Although this was the first such examination, and only experimental, yet twenty Sunday-schools accepted the plan, and three hundred and seventeen written papers of replies were sent up to the examiners for awards. This is itself no small success, but if three hundred and seventeen of the scholars voluntarily sat for examination, we may safely assume that a thousand children received more less systematic instruction in the subject, yet not enough perhaps to give them confidence enough to present themselves for examination. Taking the Sunday-schools generally, only about one-third of the scholars would come up for the test. Of the three hundred and seventeen papers sent in, two hundred and twelve were from the scholars aged eight to fourteen, and the rest from scholars over fourteen. This shows that it is a method well adapted to those ages ; and this is further evident from the fact that of these two hundred and fourteen papers, twenty are marked "excellent” and sixty-six "good.” In the two higher grades the number of papers was total one hundred and five, and the awards made in three classes, viz. “excellent” eight, “good” twenty-seven, and “honourable mention” nine, total forty-five; being the same percentage of meritorious papers as in the lower grade. Such was the interest excited in the schools with which I have the pleasure to be connected that for nearly three months every class steadily pursued the subject; addresses were regularly given by superintendents and teachers, and two test examinations were held with written answers. No weariness showed itself, but rather an increase of delight as their growing knowledge was proved.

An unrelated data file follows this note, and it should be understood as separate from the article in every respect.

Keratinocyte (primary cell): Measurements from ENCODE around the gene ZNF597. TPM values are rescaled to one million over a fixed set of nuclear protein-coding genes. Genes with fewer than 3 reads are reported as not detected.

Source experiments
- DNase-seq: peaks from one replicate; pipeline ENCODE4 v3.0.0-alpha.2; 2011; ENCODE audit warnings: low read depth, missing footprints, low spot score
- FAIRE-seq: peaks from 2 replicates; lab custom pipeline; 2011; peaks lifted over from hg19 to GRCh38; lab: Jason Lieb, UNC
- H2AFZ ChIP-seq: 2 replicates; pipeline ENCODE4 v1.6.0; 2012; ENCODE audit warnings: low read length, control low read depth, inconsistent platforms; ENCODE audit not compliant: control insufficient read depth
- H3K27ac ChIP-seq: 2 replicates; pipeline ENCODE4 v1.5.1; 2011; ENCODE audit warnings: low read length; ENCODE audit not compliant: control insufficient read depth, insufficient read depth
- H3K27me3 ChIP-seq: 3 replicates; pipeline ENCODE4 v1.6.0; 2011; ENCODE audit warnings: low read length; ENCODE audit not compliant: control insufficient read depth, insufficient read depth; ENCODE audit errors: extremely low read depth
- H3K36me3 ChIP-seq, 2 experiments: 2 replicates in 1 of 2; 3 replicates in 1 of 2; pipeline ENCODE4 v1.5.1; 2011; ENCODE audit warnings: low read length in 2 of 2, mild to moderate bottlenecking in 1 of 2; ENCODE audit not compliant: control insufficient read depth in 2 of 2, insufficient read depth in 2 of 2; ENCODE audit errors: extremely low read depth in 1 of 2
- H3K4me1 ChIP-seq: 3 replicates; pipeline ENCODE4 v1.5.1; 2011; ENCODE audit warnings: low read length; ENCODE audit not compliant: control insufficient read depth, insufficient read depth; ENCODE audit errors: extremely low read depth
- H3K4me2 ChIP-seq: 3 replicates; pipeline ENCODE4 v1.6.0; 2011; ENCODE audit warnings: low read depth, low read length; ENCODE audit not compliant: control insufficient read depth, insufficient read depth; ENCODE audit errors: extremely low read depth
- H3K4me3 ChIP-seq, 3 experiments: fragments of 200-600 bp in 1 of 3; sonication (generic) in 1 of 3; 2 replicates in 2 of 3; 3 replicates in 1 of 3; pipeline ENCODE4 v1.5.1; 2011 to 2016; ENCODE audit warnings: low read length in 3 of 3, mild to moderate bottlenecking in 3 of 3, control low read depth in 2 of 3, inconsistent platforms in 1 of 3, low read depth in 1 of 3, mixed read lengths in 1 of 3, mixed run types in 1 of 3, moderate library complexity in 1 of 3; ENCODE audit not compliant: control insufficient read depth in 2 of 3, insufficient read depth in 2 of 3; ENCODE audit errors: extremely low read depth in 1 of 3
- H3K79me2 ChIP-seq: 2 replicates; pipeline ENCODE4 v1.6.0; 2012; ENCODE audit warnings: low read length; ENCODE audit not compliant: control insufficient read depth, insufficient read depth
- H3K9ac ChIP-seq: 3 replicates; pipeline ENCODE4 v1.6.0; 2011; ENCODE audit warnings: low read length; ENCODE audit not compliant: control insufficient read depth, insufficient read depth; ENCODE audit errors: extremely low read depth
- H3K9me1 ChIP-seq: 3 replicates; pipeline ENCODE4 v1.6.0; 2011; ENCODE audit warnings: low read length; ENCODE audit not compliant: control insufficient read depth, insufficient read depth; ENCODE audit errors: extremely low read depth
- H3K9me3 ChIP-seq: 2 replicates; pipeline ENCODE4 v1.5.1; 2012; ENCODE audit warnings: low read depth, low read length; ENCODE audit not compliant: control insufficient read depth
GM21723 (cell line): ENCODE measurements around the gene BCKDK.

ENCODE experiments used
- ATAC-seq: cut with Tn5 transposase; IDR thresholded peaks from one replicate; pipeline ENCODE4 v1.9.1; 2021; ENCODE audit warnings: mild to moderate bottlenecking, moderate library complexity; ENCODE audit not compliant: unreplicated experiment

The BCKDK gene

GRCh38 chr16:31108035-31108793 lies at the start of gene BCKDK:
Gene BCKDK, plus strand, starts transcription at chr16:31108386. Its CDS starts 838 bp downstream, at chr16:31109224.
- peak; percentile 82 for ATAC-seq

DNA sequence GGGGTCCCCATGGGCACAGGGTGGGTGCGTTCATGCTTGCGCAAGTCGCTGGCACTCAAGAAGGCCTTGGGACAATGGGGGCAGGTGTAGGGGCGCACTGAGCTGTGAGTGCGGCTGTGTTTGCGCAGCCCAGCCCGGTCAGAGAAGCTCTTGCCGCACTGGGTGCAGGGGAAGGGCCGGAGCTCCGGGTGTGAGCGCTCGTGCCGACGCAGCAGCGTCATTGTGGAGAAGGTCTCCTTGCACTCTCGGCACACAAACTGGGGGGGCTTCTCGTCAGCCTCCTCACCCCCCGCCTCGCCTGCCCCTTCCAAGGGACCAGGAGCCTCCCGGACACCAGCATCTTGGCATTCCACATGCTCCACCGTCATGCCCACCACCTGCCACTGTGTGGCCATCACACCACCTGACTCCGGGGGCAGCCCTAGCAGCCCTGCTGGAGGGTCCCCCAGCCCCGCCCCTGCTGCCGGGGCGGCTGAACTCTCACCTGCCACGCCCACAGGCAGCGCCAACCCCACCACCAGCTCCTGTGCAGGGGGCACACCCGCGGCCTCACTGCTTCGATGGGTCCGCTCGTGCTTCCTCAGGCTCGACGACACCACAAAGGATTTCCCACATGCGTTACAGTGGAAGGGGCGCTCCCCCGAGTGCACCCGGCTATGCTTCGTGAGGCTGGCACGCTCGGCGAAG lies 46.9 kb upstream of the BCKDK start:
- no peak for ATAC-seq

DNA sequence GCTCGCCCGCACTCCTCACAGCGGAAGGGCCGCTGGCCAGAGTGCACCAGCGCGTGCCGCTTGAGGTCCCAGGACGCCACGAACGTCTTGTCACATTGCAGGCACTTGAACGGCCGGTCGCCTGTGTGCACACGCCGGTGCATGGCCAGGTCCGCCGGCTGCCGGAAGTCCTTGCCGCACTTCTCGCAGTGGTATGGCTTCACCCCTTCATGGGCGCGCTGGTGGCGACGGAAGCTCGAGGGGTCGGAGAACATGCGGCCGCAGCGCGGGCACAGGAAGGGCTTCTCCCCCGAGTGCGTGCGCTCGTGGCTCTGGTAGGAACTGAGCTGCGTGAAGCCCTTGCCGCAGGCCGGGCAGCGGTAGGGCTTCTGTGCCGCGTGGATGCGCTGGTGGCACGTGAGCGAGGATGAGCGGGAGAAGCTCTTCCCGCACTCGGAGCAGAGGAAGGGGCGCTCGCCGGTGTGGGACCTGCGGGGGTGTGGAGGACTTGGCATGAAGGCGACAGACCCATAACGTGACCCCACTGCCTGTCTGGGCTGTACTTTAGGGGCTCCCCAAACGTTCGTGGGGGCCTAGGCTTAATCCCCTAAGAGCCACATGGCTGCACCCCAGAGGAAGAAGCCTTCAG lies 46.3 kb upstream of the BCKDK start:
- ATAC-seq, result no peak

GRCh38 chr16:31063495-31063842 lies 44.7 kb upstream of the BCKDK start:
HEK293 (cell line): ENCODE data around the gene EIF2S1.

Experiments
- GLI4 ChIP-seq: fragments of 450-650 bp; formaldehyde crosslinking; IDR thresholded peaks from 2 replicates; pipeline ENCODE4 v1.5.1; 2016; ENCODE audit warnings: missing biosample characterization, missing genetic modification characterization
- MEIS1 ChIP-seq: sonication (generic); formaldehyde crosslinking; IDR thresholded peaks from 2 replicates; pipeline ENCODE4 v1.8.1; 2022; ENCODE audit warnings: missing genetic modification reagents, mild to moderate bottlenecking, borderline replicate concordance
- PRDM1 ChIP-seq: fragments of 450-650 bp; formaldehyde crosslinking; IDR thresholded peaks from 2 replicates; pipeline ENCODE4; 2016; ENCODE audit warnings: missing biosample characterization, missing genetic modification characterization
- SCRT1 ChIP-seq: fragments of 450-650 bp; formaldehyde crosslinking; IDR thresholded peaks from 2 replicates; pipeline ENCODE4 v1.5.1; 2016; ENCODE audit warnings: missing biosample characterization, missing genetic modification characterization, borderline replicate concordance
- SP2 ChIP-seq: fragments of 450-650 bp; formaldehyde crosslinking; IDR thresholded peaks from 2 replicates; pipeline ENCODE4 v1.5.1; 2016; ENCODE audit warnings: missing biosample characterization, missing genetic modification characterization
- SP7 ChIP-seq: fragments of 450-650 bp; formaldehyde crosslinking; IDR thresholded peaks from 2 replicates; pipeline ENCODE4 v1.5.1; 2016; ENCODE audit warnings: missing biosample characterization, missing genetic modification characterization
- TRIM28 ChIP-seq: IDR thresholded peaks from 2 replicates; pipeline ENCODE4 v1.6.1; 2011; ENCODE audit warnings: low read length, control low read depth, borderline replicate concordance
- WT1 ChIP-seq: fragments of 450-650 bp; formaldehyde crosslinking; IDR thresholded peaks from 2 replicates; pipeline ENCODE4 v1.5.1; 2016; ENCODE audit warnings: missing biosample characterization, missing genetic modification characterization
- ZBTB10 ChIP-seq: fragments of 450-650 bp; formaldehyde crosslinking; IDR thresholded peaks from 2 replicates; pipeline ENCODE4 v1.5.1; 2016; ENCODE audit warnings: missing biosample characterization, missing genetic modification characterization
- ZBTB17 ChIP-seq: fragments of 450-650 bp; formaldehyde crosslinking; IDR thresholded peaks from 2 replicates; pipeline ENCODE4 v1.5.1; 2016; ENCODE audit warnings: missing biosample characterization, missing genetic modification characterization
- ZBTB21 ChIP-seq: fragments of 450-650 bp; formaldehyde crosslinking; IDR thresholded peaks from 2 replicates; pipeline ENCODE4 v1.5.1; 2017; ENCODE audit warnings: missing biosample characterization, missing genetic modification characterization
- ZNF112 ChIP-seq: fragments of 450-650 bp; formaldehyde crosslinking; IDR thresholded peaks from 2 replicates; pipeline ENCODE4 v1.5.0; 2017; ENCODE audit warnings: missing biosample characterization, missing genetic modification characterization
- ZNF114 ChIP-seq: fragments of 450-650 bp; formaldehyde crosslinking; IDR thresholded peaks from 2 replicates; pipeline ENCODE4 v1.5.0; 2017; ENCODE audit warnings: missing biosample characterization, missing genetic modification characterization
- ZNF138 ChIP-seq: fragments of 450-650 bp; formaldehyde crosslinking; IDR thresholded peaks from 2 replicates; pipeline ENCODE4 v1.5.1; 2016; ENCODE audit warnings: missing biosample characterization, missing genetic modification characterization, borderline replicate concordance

In the details of the experiment just tried some improvements suggest themselves which will doubtless receive attention on the next occasion. The chief mistake was making the examination of the highest grade (twenty years of age and upwards) rather a test of literary ability than of a full and satisfactory knowledge of the topics included in the Scripture selection.

But one object I have in drawing attention to this new scheme is to invite those who may feel disposed, to think on the question whether some such plan as this would not be an improvement upon our Conference plan of educating poor children in the doctrines of the Church, and whether much larger results could not be gained through Sunday-schools than are through day-schools as these latter are now circumstanced.

Possibly some legal difficulties may present themselves, but if a good case were shown, perhaps those difficulties would not be insurmountable. The changes which English legislation has effected in the conditions of day-school instruction since the benevolent testators left money to the care of Conference for these

purposes

of religious education are so great that it is more and more difficult to carry out the original plans. Nor indeed has the working of those plans at any time been quite so satisfactory as might be desired. Some changes seem needful, and it appears to some friends who have watched this new effort that the changes should be in the direction of Sunday-schools rather than of day-schools. It is in respect to this suggestion that I remarked above, “ if our ministers and our Conference will so have it, we may in this way see a distinct advance in the work of impressing New Church ideas on the rising generation."